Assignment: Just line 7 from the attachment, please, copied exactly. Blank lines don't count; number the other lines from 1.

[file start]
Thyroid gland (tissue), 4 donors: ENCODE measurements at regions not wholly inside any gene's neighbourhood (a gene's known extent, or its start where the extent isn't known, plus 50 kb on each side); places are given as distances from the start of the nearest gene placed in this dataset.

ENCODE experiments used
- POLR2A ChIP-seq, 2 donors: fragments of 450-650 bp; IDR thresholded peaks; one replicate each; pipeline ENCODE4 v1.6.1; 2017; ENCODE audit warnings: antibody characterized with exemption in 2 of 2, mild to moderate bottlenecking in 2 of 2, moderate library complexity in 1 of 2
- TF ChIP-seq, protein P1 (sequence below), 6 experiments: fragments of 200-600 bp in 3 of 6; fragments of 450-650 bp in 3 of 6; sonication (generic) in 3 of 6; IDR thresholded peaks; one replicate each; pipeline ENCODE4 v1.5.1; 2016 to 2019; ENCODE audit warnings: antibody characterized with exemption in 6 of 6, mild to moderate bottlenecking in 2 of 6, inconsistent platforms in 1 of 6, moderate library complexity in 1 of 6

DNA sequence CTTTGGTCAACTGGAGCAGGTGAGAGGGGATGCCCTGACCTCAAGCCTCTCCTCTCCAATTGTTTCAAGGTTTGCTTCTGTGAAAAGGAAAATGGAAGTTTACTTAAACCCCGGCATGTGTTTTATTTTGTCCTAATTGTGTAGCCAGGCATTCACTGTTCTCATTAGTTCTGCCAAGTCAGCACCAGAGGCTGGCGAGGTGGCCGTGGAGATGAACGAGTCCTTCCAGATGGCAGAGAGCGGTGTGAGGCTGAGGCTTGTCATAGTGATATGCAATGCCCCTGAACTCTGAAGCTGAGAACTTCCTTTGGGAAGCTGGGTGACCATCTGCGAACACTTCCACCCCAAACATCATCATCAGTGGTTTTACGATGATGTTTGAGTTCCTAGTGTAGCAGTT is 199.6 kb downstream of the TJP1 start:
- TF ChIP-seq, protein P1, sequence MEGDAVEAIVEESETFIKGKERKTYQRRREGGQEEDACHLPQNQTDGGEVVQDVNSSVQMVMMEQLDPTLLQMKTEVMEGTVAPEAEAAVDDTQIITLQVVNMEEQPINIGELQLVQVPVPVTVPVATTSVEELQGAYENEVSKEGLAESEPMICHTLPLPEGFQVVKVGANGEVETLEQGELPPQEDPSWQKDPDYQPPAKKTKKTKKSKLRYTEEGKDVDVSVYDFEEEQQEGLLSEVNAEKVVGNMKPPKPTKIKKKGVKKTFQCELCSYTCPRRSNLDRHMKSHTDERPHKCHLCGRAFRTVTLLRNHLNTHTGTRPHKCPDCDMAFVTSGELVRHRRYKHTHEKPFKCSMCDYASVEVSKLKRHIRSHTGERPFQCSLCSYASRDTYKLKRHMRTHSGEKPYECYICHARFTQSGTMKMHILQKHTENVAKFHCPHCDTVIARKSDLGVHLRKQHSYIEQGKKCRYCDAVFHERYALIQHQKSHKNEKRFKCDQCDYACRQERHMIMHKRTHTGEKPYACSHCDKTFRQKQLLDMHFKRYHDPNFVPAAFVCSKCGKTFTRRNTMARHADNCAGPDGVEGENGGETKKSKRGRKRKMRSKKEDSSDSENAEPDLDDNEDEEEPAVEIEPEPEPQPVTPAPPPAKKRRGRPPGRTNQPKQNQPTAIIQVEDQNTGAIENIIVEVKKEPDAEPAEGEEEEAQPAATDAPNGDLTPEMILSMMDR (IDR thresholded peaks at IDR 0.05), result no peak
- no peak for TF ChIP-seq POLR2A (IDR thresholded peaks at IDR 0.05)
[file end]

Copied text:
- no peak for TF ChIP-seq POLR2A (IDR thresholded peaks at IDR 0.05)